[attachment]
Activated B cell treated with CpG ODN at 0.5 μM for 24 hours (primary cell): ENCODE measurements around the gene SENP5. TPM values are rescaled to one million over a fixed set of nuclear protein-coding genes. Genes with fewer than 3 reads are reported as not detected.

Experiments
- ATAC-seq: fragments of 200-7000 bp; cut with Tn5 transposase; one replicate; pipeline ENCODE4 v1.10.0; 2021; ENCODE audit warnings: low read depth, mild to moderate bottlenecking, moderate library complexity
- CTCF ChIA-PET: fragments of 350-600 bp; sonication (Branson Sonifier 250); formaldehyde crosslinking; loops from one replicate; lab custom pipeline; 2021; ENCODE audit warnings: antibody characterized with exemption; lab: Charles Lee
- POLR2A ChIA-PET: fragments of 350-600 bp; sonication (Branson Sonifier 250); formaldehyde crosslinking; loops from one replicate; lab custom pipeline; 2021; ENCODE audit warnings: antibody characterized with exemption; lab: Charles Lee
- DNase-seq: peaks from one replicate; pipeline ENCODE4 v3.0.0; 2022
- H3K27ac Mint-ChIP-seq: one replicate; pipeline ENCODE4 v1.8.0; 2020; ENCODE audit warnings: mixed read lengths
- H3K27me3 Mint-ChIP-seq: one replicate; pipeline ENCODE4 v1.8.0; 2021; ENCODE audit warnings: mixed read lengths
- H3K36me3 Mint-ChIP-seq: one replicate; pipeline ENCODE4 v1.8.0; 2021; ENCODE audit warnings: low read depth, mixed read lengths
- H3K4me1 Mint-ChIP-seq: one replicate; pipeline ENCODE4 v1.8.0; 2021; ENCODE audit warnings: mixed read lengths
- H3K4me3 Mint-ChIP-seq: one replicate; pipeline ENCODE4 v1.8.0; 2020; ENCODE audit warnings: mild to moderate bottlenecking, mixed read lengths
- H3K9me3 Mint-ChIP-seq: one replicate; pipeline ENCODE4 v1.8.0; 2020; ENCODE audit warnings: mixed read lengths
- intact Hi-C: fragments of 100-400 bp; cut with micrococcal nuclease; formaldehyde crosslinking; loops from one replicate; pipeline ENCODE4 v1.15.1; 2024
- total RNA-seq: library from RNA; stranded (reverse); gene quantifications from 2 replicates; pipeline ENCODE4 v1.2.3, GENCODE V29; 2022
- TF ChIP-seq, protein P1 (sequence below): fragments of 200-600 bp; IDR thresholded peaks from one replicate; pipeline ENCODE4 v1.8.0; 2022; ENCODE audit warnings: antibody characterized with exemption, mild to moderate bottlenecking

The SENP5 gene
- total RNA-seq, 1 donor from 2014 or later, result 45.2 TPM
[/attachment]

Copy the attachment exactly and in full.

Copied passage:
Activated B cell treated with CpG ODN at 0.5 μM for 24 hours (primary cell): ENCODE measurements around the gene SENP5. TPM values are rescaled to one million over a fixed set of nuclear protein-coding genes. Genes with fewer than 3 reads are reported as not detected.

Experiments
- ATAC-seq: fragments of 200-7000 bp; cut with Tn5 transposase; one replicate; pipeline ENCODE4 v1.10.0; 2021; ENCODE audit warnings: low read depth, mild to moderate bottlenecking, moderate library complexity
- CTCF ChIA-PET: fragments of 350-600 bp; sonication (Branson Sonifier 250); formaldehyde crosslinking; loops from one replicate; lab custom pipeline; 2021; ENCODE audit warnings: antibody characterized with exemption; lab: Charles Lee
- POLR2A ChIA-PET: fragments of 350-600 bp; sonication (Branson Sonifier 250); formaldehyde crosslinking; loops from one replicate; lab custom pipeline; 2021; ENCODE audit warnings: antibody characterized with exemption; lab: Charles Lee
- DNase-seq: peaks from one replicate; pipeline ENCODE4 v3.0.0; 2022
- H3K27ac Mint-ChIP-seq: one replicate; pipeline ENCODE4 v1.8.0; 2020; ENCODE audit warnings: mixed read lengths
- H3K27me3 Mint-ChIP-seq: one replicate; pipeline ENCODE4 v1.8.0; 2021; ENCODE audit warnings: mixed read lengths
- H3K36me3 Mint-ChIP-seq: one replicate; pipeline ENCODE4 v1.8.0; 2021; ENCODE audit warnings: low read depth, mixed read lengths
- H3K4me1 Mint-ChIP-seq: one replicate; pipeline ENCODE4 v1.8.0; 2021; ENCODE audit warnings: mixed read lengths
- H3K4me3 Mint-ChIP-seq: one replicate; pipeline ENCODE4 v1.8.0; 2020; ENCODE audit warnings: mild to moderate bottlenecking, mixed read lengths
- H3K9me3 Mint-ChIP-seq: one replicate; pipeline ENCODE4 v1.8.0; 2020; ENCODE audit warnings: mixed read lengths
- intact Hi-C: fragments of 100-400 bp; cut with micrococcal nuclease; formaldehyde crosslinking; loops from one replicate; pipeline ENCODE4 v1.15.1; 2024
- total RNA-seq: library from RNA; stranded (reverse); gene quantifications from 2 replicates; pipeline ENCODE4 v1.2.3, GENCODE V29; 2022
- TF ChIP-seq, protein P1 (sequence below): fragments of 200-600 bp; IDR thresholded peaks from one replicate; pipeline ENCODE4 v1.8.0; 2022; ENCODE audit warnings: antibody characterized with exemption, mild to moderate bottlenecking

The SENP5 gene
- total RNA-seq, 1 donor from 2014 or later, result 45.2 TPM